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  • 5 fears of lockdown selling - are they worth the worry?

5 fears of lockdown selling - are they worth the worry?

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As the start of spring approaches, much of Australia's East Coast remains deep in lockdown, while other states find themselves in a precarious position thanks to the highly contagious Delta strain of Covid. 

What's supposed to be the beginning of a huge property selling season has been derailed by the virus, as nervous vendors withdraw from the market in fear that restrictions will get in the way of a good selling result. 

A number of concerns keep popping up around the lockdown selling process, but just how worried should people be? We speak to top agents in Sydney and Melbourne about how they and their clients are navigating the lockdowns, and the positive results may surprise you. 

Fear #1: You can't get top dollar selling in lockdown

Among the greatest worries vendors are having about listing now is they'll miss out on getting the best price for their property. 

"I think it's incorrect, I think it's actually the other way around," says Max Klimenko of Ray White Touma Group in the inner-Sydney suburb of Redfern. 

"The thing at the moment is there are still buyers who are pre-approved, there are buyers that are hungry to secure a property. I think that we are actually getting better prices now."

Mr Klimenko expects, once the lockdown eases, a flood of properties coming onto the market will dilute the buyer pool and mean vendors won't hold the balance of power the way they currently do with stock so low.

"We tell our clients, you'd rather be selling in isolation than in competition," he says.

Paul Fenech, principal at McGrath Croydon in Melbourne, also says he doesn't fully agree with that sentiment. 

"The buyers that are really keen to buy property have maybe sold a property and they have to buy a property. So they're paying good dollars," he explains.

"Stock is low, so that's always going to drive prices up as well. I would certainly say the [properties] we've sold we've got some really good dollars for, and even the online auctions have been well received as well."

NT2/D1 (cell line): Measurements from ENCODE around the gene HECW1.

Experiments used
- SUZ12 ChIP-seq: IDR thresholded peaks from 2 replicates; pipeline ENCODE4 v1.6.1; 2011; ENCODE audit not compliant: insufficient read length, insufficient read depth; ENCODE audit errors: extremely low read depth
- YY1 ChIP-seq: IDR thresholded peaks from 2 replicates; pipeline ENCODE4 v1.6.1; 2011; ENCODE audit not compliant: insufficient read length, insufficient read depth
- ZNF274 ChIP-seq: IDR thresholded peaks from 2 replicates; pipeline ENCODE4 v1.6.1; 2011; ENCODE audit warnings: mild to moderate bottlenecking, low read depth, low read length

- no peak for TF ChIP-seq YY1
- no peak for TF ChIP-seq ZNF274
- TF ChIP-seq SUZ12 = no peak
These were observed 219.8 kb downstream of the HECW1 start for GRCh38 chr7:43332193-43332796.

Fear #2: Buyers can't inspect your property

The severity of restrictions on inspections varies from state to state, and so the severity of this concern depends on where you live and what the government will permit. 

In NSW, where the rules are a bit more lax and one-on-one inspections can go ahead, Mr Klikenko explains "buyers are not restricted. If they've got a genuine reason that they need to move home, nothing's stopping them from looking at properties.

"We qualify buyers, buyers that are in a position to buy are taken through. If they're just browsing they don't get taken through the property. So it allows us to deal with good quality buyers." 

Max Klimenko, Ray White Touma Group
Max Klimenko, partner at Ray White Touma Group in Sydney's Redfern. 

Victoria's restrictions mean in-person inspections are off the cards for now, but Mr Fenech has seen that motivated buyers haven't been put off. 

"They can't inspect the homes, so they're driving past. We've emailed them existing photos that were online from when it sold previously. We email them the floorplan of the home and they're making an offer on the property subject to an inspection off that information."

He says that it's not uncommon for those buyers to put down a deposit on a property they want, and once they're able to come in for an in-person inspection they can move ahead with the transaction. 

Fear #3: You can't get your home staged and marketed properly

Again, the rules here differ from state to state, so it's best to speak to your agent to find out what can and can't be done in lockdown.